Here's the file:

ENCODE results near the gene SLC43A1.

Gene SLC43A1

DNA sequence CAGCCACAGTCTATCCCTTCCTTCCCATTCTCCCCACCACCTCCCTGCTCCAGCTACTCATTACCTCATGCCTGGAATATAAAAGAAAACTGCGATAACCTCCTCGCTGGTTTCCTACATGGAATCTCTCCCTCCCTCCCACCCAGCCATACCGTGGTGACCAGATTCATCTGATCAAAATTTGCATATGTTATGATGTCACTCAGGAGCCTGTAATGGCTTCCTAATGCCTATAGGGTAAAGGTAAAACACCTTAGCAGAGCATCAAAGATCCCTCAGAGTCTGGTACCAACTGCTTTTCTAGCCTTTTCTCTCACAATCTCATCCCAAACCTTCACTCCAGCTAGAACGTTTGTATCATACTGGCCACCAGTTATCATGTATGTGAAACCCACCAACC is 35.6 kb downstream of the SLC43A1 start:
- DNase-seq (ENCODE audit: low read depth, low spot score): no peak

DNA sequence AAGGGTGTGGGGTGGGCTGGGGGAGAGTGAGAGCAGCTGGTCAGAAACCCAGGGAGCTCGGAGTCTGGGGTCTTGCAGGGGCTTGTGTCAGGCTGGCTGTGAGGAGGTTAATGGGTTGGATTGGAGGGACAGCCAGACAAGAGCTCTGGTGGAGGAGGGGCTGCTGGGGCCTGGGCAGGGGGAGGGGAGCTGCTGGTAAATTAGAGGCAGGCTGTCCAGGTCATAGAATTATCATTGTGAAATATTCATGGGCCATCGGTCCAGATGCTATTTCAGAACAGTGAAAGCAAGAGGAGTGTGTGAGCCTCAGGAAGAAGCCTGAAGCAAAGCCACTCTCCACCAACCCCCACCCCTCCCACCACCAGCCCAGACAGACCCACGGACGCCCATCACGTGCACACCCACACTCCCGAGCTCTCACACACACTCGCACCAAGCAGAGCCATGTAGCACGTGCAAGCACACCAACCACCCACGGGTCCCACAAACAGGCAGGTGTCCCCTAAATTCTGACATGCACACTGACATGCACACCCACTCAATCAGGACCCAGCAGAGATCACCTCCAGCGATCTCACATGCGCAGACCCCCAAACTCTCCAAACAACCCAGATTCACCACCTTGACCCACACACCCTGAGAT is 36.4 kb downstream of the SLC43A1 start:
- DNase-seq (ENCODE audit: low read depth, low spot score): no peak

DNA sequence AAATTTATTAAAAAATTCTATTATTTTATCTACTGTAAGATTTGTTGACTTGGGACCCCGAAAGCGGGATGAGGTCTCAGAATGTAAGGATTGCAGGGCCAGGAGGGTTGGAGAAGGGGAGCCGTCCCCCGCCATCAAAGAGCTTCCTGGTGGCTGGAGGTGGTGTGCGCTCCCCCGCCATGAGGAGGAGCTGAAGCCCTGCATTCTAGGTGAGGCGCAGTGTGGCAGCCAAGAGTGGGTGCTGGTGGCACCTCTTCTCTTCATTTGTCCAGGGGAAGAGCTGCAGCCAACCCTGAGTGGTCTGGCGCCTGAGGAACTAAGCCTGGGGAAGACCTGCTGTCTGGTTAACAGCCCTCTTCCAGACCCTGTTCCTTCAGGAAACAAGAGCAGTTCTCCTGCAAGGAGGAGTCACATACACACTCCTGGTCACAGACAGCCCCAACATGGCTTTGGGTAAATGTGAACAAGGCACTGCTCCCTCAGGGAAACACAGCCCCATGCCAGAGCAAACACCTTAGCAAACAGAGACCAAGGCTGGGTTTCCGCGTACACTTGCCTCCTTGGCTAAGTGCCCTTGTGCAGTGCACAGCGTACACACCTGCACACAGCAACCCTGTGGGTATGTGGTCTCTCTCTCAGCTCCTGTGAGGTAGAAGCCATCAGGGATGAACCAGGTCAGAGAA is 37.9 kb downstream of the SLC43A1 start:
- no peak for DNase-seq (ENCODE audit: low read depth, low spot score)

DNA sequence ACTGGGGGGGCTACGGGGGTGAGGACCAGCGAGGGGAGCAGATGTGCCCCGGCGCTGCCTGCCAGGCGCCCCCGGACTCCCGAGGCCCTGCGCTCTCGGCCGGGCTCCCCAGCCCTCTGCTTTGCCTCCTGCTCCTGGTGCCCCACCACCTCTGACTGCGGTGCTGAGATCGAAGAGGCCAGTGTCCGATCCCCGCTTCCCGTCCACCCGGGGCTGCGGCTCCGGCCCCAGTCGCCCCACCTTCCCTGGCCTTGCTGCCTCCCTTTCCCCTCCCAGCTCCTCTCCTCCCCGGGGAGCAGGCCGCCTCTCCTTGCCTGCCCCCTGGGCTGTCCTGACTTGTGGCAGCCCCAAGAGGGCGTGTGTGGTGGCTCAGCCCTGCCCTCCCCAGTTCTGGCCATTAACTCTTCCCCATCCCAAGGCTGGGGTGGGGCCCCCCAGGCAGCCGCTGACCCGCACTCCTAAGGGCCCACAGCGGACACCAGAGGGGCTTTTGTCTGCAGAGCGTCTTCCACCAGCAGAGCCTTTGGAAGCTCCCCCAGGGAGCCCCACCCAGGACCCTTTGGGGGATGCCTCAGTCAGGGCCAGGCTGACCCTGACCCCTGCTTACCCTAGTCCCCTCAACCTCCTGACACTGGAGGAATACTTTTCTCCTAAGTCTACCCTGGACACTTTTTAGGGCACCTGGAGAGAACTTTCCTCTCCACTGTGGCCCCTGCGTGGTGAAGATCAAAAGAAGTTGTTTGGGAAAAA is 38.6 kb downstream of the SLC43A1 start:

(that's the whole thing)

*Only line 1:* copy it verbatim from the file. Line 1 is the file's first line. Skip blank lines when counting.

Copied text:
ENCODE results near the gene SLC43A1.